Haemostatic changes and the oral contraceptive pill.Baillieres Clin Obstet Gynaecol. 1997 Sep; 11(3):545-64.BC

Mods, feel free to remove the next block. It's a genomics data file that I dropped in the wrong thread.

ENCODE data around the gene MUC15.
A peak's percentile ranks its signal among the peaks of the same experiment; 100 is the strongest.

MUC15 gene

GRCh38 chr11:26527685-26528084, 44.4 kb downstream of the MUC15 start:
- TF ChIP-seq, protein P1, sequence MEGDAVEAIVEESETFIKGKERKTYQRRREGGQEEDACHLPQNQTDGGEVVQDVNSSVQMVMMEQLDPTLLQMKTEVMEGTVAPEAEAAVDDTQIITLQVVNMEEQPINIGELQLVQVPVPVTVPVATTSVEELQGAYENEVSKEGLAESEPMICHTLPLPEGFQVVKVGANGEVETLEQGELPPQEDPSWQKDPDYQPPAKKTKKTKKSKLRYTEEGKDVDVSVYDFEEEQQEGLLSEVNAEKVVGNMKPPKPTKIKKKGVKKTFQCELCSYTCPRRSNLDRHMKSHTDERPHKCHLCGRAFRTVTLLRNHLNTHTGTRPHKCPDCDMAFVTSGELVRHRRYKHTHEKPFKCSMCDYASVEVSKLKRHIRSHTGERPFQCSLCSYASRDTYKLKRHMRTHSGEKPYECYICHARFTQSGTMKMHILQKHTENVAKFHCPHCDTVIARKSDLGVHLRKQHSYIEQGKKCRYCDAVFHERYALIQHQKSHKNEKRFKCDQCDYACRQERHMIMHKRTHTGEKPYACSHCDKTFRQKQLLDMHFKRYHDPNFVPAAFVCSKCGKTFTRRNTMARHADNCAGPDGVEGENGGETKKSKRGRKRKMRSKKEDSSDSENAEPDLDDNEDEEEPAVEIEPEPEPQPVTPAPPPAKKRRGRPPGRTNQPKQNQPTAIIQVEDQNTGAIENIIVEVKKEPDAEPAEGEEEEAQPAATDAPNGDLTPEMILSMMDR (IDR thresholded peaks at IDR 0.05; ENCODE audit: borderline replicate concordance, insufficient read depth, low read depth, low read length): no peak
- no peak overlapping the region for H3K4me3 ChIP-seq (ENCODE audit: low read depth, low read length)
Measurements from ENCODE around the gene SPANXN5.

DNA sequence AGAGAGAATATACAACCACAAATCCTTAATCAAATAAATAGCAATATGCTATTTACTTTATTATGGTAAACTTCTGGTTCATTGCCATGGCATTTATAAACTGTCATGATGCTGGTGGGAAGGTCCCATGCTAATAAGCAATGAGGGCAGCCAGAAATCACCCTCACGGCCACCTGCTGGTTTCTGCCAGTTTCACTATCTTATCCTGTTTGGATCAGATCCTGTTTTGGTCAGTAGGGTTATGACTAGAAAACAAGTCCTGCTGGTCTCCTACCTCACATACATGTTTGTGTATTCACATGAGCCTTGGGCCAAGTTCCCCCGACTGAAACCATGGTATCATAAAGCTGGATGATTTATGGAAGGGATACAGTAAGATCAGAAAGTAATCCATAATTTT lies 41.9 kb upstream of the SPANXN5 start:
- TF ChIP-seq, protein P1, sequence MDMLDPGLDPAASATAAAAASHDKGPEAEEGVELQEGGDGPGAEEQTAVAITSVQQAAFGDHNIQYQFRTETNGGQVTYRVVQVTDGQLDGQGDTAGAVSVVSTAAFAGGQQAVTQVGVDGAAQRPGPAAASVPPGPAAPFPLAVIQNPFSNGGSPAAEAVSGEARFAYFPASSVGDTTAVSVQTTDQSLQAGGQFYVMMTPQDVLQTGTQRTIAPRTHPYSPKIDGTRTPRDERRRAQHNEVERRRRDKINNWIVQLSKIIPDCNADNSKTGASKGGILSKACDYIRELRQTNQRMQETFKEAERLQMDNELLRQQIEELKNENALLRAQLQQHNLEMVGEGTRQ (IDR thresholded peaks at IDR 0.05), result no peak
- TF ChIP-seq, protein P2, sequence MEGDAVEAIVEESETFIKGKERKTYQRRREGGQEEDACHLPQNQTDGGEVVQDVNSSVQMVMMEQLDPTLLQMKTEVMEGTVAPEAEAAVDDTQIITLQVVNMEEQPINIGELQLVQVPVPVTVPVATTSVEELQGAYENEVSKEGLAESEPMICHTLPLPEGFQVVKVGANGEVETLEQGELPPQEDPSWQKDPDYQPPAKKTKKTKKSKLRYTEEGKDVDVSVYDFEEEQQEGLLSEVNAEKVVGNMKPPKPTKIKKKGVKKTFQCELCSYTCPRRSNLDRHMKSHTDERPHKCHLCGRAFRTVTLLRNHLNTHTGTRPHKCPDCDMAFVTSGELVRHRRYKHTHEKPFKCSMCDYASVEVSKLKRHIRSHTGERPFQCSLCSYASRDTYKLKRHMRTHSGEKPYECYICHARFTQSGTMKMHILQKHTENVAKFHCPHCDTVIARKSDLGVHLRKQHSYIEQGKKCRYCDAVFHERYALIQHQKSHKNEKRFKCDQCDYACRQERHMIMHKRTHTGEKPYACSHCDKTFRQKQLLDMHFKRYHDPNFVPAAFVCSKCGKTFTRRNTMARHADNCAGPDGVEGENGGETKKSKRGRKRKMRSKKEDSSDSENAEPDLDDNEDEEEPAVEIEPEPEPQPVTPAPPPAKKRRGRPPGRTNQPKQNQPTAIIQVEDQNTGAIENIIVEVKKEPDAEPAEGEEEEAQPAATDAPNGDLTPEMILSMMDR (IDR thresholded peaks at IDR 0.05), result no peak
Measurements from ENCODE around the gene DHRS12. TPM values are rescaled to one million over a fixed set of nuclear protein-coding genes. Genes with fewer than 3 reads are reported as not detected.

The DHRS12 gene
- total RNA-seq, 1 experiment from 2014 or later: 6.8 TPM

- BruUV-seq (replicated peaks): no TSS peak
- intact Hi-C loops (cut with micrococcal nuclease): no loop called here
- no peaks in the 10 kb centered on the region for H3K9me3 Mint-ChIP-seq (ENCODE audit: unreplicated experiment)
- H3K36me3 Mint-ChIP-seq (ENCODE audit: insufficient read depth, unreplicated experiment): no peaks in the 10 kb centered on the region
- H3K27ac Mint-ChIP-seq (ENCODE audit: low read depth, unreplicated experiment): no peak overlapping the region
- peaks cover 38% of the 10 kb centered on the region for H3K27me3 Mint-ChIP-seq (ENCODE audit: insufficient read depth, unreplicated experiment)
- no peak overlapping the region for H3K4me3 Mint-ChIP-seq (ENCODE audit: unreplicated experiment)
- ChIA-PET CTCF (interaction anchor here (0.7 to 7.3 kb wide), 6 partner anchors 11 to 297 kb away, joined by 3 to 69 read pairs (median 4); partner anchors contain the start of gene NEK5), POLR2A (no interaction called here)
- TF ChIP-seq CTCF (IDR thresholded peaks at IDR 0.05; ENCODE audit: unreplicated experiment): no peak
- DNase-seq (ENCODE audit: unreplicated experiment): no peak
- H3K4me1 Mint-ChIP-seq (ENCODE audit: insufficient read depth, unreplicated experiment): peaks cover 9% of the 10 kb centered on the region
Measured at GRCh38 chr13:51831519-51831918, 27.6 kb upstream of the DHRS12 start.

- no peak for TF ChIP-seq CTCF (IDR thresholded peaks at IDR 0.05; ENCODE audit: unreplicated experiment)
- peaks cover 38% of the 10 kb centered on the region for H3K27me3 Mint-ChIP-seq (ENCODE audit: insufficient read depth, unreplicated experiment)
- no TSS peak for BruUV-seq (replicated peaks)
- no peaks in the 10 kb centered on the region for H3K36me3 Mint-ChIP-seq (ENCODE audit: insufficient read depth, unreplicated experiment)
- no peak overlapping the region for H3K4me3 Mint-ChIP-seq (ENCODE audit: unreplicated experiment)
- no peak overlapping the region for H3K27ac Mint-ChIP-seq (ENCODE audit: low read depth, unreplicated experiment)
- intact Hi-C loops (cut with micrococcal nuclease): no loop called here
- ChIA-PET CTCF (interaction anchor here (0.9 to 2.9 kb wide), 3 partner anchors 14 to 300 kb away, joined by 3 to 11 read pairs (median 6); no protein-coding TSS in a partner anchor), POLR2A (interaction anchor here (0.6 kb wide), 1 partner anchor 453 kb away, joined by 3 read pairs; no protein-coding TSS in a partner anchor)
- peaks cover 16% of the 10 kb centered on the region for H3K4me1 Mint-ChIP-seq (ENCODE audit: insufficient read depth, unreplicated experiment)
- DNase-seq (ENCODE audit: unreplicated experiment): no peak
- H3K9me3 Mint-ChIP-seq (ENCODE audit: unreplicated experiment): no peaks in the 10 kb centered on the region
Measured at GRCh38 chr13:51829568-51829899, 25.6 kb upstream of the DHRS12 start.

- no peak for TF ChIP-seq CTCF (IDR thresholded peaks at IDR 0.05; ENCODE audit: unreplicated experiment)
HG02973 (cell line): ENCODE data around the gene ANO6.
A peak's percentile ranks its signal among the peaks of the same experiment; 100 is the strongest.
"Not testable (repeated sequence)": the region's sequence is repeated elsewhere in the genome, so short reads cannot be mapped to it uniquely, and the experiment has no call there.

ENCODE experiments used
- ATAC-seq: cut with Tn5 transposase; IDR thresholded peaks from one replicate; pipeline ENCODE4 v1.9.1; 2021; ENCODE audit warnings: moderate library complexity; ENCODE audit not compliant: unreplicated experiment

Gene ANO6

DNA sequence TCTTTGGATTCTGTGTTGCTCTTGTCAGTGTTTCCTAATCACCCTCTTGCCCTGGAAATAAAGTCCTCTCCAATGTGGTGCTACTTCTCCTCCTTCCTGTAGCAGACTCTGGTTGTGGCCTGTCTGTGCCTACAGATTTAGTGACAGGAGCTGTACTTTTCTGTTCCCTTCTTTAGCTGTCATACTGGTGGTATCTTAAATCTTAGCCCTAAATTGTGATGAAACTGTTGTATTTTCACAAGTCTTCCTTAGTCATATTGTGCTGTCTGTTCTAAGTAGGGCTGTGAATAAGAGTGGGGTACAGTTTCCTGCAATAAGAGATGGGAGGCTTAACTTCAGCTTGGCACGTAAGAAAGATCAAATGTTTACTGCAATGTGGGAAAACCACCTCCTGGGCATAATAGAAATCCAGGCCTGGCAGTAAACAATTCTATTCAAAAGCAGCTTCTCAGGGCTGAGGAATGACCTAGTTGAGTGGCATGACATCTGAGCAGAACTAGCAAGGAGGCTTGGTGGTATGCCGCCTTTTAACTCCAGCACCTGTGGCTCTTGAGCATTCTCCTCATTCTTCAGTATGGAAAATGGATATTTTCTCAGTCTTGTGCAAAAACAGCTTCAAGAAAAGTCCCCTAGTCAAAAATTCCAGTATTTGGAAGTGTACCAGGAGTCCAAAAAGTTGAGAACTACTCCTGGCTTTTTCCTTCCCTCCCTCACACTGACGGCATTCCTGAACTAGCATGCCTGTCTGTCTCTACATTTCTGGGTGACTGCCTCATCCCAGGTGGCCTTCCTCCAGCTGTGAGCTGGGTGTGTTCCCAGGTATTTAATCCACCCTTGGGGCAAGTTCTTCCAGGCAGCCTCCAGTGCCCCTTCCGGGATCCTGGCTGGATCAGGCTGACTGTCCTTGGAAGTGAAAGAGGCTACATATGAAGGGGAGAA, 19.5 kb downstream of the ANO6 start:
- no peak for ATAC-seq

Oral contraceptives have been linked to an increased incidence of thrombovascular disease. This may be mediated by their effects on the haemostatic system. An increase in the activity of coagulation Factors VII, X and fibrinogen occur with pill usage. Increased Factor VII levels are dependent on both the oestrogen and progestogen component of the oral contraceptive. A reduction in antithrombin III levels has also been observed in some but not all studies. Increased fibrinolysis has also been shown in oral contraceptive users which should balance the changes in the coagulation pathway. The increase in fibrinolytic potential is thought to be due to a decrease in the levels of plasminogen activator inhibitor I combined with an increase in the levels of plasminogen; tissue plasminogen activator antigen is decreased in most studies. The increased levels of endpoints of coagulation and fibrinolysis in pill users indicate that enhanced activity of both systems is occurring in vivo. The increased coagulation activity appears to be balanced by the rise in fibrinolytic activity, so preserving haemostatic balance. Enhanced platelet activity has also been shown in women taking oral contraceptives. Thrombus formation can result, however, when local vascular wall damage exists, or when other risk factors for thrombo-embolism, such as older age and smoking, coexist and create a local activation resulting in a thrombus. In these situations, the small differences in levels of coagulation factors in women taking different oral contraceptive formulations may be important. Pills containing the lowest doses of oestrogen (20 micrograms ethinyloestradiol) have shown the least changes in haemostatic factors. The progestogen component of the pill modifies the effect of oestrogen on the haemostatic system.